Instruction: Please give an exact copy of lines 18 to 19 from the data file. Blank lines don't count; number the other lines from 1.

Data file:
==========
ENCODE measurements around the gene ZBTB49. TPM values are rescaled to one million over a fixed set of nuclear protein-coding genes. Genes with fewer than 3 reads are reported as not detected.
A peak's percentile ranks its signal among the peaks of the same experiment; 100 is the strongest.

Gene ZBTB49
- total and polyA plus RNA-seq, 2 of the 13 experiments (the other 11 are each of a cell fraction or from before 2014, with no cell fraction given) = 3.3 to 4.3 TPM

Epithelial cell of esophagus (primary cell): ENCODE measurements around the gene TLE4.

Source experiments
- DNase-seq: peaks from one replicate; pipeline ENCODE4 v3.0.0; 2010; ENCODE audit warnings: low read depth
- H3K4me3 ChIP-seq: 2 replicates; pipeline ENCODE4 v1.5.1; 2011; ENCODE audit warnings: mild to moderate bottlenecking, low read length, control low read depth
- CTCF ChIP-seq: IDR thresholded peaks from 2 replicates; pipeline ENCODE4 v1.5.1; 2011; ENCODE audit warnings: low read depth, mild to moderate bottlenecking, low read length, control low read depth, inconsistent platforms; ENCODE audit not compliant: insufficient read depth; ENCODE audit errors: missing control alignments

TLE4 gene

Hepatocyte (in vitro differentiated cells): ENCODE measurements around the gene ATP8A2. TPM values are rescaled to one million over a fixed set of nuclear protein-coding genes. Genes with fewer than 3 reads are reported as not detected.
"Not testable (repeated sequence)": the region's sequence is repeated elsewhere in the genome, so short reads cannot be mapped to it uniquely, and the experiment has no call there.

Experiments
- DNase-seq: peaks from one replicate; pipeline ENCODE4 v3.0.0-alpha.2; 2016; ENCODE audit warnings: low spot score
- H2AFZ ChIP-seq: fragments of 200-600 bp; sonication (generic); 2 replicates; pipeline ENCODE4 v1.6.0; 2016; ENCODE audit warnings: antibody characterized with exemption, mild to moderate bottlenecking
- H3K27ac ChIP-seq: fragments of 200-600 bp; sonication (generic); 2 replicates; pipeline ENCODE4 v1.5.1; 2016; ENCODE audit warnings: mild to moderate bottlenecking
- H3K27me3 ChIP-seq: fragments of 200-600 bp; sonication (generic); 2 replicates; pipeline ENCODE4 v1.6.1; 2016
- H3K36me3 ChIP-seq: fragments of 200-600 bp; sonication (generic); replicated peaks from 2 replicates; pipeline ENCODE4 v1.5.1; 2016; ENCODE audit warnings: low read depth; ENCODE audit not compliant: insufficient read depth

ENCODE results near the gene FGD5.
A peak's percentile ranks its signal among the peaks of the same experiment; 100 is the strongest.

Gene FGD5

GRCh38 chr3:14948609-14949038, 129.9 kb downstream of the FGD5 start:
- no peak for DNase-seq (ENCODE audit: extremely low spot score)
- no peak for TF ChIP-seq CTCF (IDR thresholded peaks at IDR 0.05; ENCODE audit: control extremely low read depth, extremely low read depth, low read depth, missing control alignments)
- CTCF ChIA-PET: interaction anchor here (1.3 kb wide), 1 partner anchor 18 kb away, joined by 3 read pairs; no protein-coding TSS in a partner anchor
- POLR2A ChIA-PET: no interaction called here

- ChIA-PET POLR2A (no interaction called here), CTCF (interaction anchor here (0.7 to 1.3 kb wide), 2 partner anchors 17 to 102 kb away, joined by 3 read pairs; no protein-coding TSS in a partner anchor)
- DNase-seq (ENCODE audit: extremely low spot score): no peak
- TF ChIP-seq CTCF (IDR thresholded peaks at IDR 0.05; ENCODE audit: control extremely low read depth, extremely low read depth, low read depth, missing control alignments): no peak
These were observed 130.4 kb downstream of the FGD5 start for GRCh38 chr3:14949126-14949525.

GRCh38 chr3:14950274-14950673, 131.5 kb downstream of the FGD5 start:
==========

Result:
- H3K36me3 ChIP-seq: fragments of 200-600 bp; sonication (generic); replicated peaks from 2 replicates; pipeline ENCODE4 v1.5.1; 2016; ENCODE audit warnings: low read depth; ENCODE audit not compliant: insufficient read depth

ENCODE results near the gene FGD5.